Provide safeguards to keep kids out of the school-to-prison pipeline

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Members of the Lincoln Public School board and the Lincoln City Council are exploring ways to improve student safety and success with an expansion of mental health and after school programs, which is good news. However, one very concerning aspect of this proposal expands School Resources Officers (SROs) into more Lincoln Public Schools.

Local families of color and civil rights leaders have expressed concerns about this aspect of the proposal and have shared their personal stories with our elected leaders about their negative experiences with the SRO program.

Complementing these lived experiences is the data demonstrating how the local SRO program negatively impacts minority students and students with disabilities, leading to disproportionate discipline and unnecessary criminal charges for the city's youth, fostering the school-to-prison pipeline.

According to the Department of Education's Office for Civil Rights newly released data on school discipline for the 2015-2016 school year, in Lincoln Public Schools:

  • Black students represent 6.4 percent of Lincoln's student population, yet they account for 26.8 percent of referrals to law enforcement;

  • Hispanic students represent 13.3 percent of the total student population, but 20.6 percent of the referrals to law enforcement;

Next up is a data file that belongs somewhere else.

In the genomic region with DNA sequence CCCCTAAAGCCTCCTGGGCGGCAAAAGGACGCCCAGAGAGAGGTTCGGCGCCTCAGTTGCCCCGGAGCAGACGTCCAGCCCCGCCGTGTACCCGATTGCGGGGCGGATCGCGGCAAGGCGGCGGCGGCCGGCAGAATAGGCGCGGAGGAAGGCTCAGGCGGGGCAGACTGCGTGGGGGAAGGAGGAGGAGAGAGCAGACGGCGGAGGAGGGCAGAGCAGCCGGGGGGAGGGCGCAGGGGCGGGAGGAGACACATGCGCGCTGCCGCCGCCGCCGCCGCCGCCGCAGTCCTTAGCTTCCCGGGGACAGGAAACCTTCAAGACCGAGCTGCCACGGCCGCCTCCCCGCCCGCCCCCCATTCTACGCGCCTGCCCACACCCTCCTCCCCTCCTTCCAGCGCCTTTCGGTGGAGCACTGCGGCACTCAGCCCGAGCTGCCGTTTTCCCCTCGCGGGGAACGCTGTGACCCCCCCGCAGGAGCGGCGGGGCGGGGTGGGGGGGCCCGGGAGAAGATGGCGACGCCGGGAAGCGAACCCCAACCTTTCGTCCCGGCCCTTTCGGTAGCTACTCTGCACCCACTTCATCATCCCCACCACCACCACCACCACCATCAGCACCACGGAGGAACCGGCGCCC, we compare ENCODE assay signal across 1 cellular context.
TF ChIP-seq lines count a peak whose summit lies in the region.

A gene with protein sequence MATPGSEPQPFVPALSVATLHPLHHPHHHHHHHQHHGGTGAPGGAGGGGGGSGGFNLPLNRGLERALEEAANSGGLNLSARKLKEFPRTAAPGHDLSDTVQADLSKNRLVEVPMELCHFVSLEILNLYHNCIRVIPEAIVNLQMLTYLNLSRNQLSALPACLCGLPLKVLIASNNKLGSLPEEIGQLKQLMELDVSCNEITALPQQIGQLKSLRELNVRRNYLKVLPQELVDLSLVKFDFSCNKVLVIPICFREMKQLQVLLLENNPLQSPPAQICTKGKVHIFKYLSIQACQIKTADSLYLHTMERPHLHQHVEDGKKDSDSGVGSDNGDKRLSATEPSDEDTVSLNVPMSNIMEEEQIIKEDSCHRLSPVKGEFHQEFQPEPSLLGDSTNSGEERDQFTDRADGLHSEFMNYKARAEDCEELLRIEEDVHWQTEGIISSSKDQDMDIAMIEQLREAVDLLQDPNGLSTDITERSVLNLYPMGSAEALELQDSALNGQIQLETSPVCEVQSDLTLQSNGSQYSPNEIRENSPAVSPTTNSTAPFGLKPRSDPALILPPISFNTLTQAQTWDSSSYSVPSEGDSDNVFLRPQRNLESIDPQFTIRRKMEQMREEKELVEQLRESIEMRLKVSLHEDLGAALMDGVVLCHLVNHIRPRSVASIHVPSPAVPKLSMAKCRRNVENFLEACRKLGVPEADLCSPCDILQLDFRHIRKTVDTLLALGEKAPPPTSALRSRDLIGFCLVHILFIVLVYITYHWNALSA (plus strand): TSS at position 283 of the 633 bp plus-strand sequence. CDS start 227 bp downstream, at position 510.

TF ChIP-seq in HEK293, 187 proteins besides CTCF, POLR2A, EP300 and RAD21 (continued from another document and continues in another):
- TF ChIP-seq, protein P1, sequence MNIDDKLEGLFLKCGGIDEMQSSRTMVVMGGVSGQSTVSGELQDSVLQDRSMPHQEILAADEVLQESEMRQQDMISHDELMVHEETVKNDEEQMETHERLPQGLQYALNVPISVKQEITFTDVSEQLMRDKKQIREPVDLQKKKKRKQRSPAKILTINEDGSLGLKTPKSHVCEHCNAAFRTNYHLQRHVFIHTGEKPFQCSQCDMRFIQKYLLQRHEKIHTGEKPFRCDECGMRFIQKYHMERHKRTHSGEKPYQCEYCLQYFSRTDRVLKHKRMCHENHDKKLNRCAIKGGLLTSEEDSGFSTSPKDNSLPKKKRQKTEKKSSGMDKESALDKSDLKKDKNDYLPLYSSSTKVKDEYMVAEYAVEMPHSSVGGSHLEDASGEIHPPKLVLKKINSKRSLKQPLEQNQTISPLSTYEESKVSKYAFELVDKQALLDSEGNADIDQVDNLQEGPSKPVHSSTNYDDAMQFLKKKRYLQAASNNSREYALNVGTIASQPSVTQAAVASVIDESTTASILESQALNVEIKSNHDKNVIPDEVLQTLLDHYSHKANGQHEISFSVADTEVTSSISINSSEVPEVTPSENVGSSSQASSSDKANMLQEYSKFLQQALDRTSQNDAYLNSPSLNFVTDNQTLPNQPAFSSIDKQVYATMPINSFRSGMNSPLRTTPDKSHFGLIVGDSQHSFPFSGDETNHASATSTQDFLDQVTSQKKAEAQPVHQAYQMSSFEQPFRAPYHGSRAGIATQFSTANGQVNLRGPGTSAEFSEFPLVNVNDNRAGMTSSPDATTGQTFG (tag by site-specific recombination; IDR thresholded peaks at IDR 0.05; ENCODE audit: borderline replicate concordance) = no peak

• Disabled students represent 15.5 percent of the population, yet they account for 50.5 percent of referrals to law enforcement; and

  • 7.7 percent of all disabled students are Black, yet 38.8 percent of all disabled students referred to law enforcement are Black.

One thing other communities have done to try to mitigate the school-to-prison pipeline is to establish a strong memorandum of understanding to ensure proper officer training and critical civil rights protections for all students and families. Lincoln leaders have drafted a very modest memorandum that sadly fails to meet best practices.

Dear Lincoln Leaders:

We are concerned that the latest memorandum of understanding regarding school resource officers does not go far enough to protect our students from being unduly criminalized. We ask that it be amended to mirror best practices and ensure real protections for all children but specifically for children of color and special needs who bear a disproportionate share in the school-to-prison pipeline.

Please ensure that the final document:

  1. requires training for school resource officers so they can understand the preventative and support programs and practices offered by the school and community;

  2. specifies robust data collection about disciplined students to allow for monitoring LPS’s impact on the school-to-prison pipeline;

  3. limits SROs’ authority to conduct interviews, collect evidence, and use of force and mechanical restraints; and

  4. prohibits SRO or LPS staff inquiries into students’ immigration status or that of their family members.

Please take the time to establish these basic safeguards to protect the civil rights of our school children.